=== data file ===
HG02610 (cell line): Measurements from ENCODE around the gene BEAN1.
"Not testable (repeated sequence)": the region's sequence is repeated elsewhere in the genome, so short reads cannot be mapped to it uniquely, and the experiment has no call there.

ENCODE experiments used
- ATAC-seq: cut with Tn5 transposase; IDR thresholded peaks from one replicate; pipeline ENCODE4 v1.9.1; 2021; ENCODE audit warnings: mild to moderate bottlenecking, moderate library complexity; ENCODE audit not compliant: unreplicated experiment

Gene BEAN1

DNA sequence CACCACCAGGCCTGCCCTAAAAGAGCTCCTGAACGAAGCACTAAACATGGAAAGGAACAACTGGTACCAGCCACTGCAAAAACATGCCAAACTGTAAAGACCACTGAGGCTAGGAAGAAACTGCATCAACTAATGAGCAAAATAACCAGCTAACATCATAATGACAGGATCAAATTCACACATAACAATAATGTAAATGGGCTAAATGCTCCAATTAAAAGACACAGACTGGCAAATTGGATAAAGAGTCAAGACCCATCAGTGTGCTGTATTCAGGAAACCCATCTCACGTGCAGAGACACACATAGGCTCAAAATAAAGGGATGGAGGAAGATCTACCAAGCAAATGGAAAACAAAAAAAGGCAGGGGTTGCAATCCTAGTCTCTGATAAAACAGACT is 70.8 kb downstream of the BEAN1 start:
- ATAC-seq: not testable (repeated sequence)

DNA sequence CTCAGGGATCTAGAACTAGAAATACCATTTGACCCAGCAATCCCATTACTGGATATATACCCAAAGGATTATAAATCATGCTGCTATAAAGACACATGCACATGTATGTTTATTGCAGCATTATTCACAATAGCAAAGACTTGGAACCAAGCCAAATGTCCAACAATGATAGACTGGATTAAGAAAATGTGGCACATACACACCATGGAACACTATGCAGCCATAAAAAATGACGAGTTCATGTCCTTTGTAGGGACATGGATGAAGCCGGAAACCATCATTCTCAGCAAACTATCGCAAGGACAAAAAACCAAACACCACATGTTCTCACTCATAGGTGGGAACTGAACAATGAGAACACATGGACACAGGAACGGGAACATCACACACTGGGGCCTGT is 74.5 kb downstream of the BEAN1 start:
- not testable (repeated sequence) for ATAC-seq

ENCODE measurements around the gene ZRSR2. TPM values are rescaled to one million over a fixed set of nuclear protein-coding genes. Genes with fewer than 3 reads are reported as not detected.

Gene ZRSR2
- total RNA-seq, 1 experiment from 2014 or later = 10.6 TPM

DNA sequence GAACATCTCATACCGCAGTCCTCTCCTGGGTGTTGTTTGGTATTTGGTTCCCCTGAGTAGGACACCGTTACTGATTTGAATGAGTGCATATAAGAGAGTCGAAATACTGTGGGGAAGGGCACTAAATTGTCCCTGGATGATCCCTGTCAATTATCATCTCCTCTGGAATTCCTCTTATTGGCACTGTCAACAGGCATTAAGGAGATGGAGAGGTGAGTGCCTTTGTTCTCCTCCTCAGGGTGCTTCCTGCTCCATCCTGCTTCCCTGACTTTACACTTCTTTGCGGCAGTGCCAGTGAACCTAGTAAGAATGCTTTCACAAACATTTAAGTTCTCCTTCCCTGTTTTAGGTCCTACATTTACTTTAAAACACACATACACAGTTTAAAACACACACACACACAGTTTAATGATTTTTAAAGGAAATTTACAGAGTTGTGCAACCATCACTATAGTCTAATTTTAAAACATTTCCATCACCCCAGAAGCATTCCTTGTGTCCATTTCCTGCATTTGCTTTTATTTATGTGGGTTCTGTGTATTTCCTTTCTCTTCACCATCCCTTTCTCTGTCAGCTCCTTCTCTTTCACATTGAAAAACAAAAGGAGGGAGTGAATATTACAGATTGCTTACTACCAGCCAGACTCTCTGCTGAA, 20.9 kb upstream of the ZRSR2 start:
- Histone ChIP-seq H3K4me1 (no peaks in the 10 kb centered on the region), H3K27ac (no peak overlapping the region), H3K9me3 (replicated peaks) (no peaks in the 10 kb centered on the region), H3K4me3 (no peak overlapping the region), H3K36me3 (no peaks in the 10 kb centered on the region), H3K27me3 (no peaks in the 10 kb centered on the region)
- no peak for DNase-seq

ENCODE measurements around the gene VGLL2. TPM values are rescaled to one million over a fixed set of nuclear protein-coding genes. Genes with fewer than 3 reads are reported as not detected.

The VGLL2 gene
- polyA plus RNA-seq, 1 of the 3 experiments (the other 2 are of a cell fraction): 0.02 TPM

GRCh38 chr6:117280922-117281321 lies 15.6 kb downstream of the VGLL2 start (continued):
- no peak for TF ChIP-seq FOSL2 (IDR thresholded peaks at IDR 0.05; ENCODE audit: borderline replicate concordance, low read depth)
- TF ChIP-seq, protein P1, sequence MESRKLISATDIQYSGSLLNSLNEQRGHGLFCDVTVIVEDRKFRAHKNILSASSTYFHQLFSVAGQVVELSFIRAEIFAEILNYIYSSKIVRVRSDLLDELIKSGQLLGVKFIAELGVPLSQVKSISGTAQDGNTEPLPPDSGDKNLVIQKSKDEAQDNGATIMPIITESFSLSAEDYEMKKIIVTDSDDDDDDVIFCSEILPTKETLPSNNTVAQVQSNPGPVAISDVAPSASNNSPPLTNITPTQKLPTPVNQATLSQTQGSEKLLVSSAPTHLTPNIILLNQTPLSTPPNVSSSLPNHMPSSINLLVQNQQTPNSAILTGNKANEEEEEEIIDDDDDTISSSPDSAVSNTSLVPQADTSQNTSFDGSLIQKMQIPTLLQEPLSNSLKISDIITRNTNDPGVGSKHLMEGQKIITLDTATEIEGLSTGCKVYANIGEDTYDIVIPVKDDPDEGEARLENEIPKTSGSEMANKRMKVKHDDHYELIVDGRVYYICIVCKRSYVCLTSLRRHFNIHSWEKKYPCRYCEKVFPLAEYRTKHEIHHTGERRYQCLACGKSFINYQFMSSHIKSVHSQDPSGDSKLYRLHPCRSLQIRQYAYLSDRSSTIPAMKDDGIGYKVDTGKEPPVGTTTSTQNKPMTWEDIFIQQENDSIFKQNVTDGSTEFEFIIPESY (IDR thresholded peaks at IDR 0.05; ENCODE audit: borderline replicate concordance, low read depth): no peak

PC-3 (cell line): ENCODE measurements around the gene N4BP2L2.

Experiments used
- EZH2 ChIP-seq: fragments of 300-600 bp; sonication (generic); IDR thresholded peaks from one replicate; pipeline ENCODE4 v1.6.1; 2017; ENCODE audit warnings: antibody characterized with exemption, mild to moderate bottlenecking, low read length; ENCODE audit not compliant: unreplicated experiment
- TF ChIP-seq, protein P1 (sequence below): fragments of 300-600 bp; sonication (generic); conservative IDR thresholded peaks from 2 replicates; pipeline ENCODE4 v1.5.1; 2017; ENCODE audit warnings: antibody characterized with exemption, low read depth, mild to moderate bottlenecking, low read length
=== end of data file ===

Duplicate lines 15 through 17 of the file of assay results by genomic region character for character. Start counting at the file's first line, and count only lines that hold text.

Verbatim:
- no peak for DNase-seq

ENCODE measurements around the gene VGLL2. TPM values are rescaled to one million over a fixed set of nuclear protein-coding genes. Genes with fewer than 3 reads are reported as not detected.

The VGLL2 gene